The Potential Impact on Europe of Russia’s Evolving Domestic Gas Market

Dr James Henderson, Oxford Institute for Energy Studies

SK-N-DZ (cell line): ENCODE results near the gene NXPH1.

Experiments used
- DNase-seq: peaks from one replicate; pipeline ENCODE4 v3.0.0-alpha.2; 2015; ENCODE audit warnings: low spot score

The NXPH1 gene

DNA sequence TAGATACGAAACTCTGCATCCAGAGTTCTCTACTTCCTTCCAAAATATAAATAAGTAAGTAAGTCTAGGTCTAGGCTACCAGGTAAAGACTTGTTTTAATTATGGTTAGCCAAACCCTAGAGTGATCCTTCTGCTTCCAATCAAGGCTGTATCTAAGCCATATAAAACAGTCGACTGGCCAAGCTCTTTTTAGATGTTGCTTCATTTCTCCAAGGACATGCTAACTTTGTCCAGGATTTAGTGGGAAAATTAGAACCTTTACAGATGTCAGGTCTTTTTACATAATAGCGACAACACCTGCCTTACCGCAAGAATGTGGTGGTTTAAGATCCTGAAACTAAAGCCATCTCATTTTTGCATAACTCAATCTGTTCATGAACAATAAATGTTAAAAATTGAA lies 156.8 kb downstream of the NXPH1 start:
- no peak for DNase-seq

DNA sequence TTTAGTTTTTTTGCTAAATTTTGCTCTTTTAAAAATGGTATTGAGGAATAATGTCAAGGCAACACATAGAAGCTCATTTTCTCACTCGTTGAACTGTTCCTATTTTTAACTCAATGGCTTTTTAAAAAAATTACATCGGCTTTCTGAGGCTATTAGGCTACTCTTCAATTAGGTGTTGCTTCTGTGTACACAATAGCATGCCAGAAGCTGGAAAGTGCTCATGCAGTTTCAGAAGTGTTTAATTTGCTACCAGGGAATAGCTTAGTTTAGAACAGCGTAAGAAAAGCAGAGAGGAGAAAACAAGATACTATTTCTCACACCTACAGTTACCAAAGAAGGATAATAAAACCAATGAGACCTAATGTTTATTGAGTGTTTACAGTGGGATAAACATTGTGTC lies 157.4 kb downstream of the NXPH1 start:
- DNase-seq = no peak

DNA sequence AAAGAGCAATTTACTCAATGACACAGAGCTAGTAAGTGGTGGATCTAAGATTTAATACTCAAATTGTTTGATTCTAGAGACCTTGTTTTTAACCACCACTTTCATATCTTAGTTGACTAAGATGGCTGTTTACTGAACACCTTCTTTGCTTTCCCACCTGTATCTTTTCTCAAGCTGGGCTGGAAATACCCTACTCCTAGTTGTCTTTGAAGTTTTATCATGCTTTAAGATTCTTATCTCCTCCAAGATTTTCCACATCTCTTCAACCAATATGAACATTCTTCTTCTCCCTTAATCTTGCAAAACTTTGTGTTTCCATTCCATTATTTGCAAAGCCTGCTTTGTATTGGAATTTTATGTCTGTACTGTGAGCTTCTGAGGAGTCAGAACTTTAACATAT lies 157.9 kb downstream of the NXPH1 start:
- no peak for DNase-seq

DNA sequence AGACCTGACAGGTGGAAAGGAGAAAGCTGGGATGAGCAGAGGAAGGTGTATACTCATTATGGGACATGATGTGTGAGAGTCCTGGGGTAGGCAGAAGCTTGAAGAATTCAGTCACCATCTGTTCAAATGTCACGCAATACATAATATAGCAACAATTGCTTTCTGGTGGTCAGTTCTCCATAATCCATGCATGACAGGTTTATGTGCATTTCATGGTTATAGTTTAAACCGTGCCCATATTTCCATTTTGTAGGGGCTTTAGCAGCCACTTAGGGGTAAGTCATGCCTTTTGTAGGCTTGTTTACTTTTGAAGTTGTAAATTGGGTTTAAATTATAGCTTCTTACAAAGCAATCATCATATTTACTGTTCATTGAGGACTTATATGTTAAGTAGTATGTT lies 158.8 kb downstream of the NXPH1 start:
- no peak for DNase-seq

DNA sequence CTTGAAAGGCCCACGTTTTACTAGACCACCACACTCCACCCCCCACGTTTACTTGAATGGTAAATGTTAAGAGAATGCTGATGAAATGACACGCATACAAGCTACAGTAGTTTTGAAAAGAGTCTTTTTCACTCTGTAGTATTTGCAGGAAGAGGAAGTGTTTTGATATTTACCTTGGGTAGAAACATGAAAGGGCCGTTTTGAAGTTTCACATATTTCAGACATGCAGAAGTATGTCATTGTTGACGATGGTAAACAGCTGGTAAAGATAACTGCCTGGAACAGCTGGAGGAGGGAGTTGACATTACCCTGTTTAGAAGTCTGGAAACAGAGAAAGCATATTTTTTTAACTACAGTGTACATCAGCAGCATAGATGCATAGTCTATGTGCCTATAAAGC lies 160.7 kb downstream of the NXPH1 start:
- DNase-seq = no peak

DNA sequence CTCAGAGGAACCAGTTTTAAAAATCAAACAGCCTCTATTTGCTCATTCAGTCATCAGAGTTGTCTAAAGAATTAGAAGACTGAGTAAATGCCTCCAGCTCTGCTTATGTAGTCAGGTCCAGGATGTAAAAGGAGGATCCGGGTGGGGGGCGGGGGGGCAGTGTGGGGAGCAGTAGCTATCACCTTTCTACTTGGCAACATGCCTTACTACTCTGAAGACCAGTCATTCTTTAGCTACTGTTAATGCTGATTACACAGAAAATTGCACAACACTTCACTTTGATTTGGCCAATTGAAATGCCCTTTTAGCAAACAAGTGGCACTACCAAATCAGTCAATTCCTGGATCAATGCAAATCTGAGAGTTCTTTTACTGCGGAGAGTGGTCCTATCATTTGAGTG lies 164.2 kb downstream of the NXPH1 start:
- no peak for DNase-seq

Historically Russia, and particularly Gazprom, has relied on gas exports to Europe to subsidise low domestic prices. However, Russia’s attitude towards European sales is set to change over the next decade as its domestic market is gradually liberalised, with potentially profound consequences for gas supply to Europe. As domestic prices rise towards export netback parity gas producers in Russia will be able to generate profitable returns from domestic sales as well as exports. Indeed, a number of independent producers such as Novatek are already doing this, and the rise of these new producers could fundamentally change the Russian gas portfolio supplying western markets. As prices and pipelines are liberalised, so” Independents”, whose production has previously been restricted by Gazprom’s monopoly, will be allowed to increase sales of their relatively low-cost gas domestically and may even be given access to export markets. Meanwhile Gazprom, whose new west-facing fields are both remote and high cost, may find itself increasingly focused on eastern markets to secure its growth. Gazprom’s monopoly on fields in eastern Russia and exports to Asia is relatively secure, while its desire to continue selling gas at oil-linked prices is more likely to be satisfied in Asia than in Europe. As a result, Russia may be developing two separate gas production and export strategies. In the west, where competition in domestic production is greatest and where Russia’s export sales to Europe are facing significant competition, a liberalised domestic market may evolve where low-cost producers compete to sell into markets in Russia and Europe at related prices, meaning that domestic supply and demand will for the first time start to affect the volume and price of Russian sales to Europe. Meanwhile in the East the traditional model of Gazprom’s export monopoly is likely to be maintained (at least for any pipeline sales and possibly also for LNG) for sales into a market where rapidly growing demand and an oil-related pricing structure may place less pressure on Gazprom’s traditional business practices. The paper will discuss the potential impact of these domestic changes on the sale of Russian gas to Europe and will analyse whether the liberalisation of the Russian gas market could actually provide lower cost and more flexible gas that could be increasingly competitive in a European market where the current debate over the continued relevance of oil-linked long-term contracts is putting Gazprom’s traditional export model under significant strain.


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